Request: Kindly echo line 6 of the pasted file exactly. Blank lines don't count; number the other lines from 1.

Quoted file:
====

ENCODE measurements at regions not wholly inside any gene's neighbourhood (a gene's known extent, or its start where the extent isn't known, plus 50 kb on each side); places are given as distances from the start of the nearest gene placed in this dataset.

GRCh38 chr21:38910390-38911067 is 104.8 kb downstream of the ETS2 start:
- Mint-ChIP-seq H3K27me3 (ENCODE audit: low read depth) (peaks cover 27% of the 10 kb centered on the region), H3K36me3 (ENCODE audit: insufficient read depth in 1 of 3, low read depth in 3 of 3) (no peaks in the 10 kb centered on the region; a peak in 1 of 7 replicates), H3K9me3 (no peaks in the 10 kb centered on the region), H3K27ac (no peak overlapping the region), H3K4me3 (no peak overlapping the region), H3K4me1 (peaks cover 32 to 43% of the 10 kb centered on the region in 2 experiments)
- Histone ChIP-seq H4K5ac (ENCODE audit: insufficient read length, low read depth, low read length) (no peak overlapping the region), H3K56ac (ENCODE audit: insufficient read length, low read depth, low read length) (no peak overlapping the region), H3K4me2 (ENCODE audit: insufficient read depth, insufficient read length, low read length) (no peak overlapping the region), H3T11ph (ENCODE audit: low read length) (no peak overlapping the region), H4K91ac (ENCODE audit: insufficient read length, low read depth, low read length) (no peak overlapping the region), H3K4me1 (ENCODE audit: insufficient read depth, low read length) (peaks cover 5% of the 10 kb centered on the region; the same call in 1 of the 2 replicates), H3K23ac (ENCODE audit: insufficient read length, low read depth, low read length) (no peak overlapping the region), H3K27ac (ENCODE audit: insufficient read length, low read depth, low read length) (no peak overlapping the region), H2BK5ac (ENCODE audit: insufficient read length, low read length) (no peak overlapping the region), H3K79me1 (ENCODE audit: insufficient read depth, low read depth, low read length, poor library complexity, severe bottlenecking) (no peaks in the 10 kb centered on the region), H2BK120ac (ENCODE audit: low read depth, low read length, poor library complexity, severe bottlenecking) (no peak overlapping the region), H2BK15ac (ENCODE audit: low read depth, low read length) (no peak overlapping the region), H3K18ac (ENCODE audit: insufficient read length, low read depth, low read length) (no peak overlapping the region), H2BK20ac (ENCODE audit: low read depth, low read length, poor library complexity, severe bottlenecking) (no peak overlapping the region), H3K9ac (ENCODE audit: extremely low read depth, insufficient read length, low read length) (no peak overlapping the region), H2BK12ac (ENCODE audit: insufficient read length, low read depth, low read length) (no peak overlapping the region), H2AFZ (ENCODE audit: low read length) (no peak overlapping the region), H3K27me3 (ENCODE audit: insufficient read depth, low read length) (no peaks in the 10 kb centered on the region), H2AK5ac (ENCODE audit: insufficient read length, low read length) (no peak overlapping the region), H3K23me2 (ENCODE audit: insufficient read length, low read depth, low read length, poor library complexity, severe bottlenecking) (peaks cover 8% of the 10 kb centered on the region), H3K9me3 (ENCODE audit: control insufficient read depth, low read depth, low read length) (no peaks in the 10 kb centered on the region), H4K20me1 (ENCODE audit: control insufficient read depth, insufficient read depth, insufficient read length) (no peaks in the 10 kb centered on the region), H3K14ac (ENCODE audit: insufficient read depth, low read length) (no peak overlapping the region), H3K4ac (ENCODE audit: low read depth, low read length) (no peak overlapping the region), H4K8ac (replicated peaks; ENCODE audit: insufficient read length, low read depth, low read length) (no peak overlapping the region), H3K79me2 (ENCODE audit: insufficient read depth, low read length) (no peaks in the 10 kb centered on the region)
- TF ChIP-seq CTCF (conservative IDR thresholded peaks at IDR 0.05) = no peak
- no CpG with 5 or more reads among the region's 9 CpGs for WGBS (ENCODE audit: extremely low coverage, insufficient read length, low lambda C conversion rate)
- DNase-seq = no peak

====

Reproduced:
- no CpG with 5 or more reads among the region's 9 CpGs for WGBS (ENCODE audit: extremely low coverage, insufficient read length, low lambda C conversion rate)